5. Rationale for the present study It has been demonstrated that there is a higher risk of febrile neutropenia for the first chemotherapy cycle compared to subsequent cycles in small cell lung cancer patients. Also in advanced breast cancer the majority of first observed episodes of febrile neutropenia occur in the initial chemotherapy cycles. With primary G-CSF prophylaxis the absolute neutrophil count nadir is less deep and of shorter duration in later cycles compared to the first cycle. This may suggests that there may be a priming effect of G-CSF to subsequent cycles, emphasizing that administration of G-CSF early in the course of treatment might be important.

So, irrespective of tumour type or chemotherapy regimen, the risk of febrile neutropenia is highest during the first two cycles of chemotherapy. Thereafter, the risk rapidly declines, and the benefit of G-CSF largely seems to disappear.

So, in order to improve the cost-effective administration of primary G-CSF prophylaxis, it is justified to assess whether G-CSF prophylaxis can be limited to the first two chemotherapy cycles as compared to the current practice of continuous G-CSF prophylaxis.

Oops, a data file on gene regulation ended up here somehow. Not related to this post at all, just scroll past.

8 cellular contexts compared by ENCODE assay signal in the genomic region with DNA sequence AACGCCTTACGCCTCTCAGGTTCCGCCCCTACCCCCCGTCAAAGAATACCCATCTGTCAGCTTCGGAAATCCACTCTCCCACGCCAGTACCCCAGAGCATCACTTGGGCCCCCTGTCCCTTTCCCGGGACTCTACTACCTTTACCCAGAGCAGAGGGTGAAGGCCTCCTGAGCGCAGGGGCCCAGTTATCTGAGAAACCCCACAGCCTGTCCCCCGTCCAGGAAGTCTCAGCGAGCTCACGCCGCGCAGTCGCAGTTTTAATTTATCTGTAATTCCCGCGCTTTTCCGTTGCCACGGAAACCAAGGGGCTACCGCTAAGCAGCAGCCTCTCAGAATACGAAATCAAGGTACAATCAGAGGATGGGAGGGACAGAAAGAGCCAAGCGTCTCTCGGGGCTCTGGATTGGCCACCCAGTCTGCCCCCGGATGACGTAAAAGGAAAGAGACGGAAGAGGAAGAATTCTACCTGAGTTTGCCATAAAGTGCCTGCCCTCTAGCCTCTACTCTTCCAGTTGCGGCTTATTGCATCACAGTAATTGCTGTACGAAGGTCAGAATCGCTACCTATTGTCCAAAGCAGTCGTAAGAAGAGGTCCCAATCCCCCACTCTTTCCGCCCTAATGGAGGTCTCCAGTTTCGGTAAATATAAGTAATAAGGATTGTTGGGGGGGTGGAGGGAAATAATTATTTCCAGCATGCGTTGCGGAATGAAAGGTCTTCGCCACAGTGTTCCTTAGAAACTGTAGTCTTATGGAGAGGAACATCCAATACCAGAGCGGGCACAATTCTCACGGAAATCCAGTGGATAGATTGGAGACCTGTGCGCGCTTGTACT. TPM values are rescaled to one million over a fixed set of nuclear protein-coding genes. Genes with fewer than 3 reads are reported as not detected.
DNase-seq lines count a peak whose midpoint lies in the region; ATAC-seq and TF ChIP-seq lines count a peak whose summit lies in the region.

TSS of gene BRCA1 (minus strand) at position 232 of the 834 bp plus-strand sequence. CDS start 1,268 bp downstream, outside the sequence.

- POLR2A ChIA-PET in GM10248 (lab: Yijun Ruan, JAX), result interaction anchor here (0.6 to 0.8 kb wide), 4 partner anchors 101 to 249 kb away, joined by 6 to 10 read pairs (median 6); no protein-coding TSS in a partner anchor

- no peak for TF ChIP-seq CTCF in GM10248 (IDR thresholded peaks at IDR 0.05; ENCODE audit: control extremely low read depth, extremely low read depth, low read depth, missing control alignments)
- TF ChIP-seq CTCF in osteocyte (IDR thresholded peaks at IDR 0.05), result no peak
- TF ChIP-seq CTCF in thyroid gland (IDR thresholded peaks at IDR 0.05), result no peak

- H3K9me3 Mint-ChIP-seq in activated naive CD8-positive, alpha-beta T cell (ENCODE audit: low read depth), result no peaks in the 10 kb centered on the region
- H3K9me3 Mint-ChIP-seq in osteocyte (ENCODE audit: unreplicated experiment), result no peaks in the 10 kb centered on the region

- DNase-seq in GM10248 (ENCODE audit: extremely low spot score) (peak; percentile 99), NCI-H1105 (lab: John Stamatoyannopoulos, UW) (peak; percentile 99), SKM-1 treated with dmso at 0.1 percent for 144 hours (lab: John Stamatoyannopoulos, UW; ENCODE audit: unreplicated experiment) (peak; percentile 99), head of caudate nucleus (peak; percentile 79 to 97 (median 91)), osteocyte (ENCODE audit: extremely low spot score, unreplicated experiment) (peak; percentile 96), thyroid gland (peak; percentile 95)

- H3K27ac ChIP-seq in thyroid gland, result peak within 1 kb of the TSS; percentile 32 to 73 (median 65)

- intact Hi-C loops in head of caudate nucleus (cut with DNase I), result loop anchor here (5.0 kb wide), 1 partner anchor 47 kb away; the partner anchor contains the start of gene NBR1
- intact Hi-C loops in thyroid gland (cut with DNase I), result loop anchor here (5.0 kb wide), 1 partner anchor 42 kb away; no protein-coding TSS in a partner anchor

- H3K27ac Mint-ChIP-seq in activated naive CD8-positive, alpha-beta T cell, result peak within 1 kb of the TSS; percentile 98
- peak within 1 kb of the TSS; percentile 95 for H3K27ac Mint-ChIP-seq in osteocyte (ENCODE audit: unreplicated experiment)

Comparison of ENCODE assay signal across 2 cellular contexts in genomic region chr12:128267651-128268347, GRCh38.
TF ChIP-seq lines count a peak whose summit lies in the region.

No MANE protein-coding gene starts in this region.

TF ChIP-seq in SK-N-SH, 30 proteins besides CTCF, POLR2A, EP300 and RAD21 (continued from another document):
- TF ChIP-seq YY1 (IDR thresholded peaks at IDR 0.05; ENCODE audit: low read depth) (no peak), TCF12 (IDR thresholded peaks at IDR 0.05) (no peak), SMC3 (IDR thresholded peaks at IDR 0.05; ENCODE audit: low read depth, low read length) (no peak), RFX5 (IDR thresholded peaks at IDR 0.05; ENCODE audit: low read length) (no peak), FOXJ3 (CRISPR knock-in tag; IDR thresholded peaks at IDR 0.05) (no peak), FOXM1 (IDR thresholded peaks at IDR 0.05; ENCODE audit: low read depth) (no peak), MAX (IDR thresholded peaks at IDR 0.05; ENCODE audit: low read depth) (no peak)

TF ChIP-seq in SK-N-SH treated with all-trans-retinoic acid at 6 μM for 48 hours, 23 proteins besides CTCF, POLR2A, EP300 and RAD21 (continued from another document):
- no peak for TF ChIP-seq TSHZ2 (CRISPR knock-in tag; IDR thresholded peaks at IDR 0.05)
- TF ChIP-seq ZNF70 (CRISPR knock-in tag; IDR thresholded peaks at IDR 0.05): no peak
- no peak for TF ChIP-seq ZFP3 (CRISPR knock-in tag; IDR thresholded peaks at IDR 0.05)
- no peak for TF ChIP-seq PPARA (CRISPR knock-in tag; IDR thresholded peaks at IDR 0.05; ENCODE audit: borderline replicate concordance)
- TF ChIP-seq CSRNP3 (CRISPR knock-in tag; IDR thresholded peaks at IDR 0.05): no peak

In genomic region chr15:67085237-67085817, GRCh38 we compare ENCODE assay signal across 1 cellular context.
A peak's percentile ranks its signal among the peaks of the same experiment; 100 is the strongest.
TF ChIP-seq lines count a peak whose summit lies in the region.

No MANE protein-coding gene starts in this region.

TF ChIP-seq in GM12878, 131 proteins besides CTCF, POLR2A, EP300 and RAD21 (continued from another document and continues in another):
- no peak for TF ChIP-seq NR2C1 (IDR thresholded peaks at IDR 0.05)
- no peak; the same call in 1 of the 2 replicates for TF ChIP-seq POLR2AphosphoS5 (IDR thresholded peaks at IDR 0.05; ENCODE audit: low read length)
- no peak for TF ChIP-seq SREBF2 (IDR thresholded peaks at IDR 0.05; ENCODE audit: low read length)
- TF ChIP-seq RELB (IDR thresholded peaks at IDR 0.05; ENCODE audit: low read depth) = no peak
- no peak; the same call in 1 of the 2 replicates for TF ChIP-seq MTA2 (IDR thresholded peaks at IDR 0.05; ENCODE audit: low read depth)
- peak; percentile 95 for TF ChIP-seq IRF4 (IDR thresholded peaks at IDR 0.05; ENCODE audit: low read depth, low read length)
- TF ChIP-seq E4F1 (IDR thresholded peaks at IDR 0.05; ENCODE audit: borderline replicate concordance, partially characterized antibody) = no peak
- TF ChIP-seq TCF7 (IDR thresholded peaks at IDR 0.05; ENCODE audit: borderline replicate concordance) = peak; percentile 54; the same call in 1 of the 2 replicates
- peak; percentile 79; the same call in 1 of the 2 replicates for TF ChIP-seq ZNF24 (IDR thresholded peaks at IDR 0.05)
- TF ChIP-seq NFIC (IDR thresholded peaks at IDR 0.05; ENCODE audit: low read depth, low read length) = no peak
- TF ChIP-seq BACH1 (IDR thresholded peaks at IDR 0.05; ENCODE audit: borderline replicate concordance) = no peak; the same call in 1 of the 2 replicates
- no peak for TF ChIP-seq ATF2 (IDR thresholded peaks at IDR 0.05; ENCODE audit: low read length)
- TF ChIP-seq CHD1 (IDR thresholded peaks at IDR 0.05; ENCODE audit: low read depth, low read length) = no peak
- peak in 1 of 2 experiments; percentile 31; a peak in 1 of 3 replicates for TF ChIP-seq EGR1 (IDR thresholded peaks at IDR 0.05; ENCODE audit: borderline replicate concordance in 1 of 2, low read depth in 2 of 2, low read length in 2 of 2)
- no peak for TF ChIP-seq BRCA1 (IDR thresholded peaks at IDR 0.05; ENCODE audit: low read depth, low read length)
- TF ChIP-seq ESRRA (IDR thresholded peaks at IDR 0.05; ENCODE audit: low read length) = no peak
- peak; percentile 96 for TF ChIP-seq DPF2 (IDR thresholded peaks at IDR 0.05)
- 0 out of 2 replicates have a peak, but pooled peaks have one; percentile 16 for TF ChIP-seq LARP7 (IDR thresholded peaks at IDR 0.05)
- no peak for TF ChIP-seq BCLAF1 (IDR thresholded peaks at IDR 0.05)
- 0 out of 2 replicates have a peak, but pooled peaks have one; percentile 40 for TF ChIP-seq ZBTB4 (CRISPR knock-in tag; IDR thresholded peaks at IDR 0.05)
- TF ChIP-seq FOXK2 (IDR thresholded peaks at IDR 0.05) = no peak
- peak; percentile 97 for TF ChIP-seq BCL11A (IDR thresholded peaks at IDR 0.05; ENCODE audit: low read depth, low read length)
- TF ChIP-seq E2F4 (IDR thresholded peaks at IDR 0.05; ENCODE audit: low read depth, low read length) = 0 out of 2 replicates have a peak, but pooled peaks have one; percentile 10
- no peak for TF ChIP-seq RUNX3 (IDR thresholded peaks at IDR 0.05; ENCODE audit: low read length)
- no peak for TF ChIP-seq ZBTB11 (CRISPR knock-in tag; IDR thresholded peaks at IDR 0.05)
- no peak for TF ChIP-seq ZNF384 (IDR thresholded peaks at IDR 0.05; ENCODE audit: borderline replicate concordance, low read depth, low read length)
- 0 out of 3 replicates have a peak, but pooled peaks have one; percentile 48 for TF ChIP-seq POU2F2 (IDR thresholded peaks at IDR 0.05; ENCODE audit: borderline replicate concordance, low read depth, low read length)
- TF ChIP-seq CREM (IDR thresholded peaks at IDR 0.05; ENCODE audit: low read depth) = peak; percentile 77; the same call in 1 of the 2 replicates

Eligibility

Ages Eligible for Study:   18 Years and older
Genders Eligible for Study:   Female
Accepts Healthy Volunteers:   No
Criteria

Inclusion Criteria:

  • Breast cancer patients ≥18 years.
  • Indication for 3-weekly chemotherapy.
  • Considered fit enough to receive chemotherapy, with adequate renal and hepatic function.
  • Planned a chemotherapy regime in adjuvant, neo-adjuvant, advanced setting with an increased risk of febrile neutropenia, i.e.:
  • Regimes with >20% risk of febrile neutropenia:

    • e.g. TAC (docetaxel, adriamycin, cyclophosphamide)
    • AT (adriamycin, docetaxel)
  • Regimes with 10-20% risk of febrile neutropenia (e.g. AC, doxorubicin and vinorelbine, or docetaxel monotherapy) in the presence of ≥1 patient risk factor (>65 yrs, extensive bone marrow involvement or prior extensive radiotherapy on bone tissue
  • Prior chemotherapy
  • ECOG performance status of 2 or more, grade 2 or higher liver function abnormalities).
  • That is, patients starting with docetaxel as second part of FEC-D are eligible for the last 3 docetaxel cycles, if there is an increased risk of febrile neutropenia, e.g. by elderly age.
  • Able to comply with the protocol.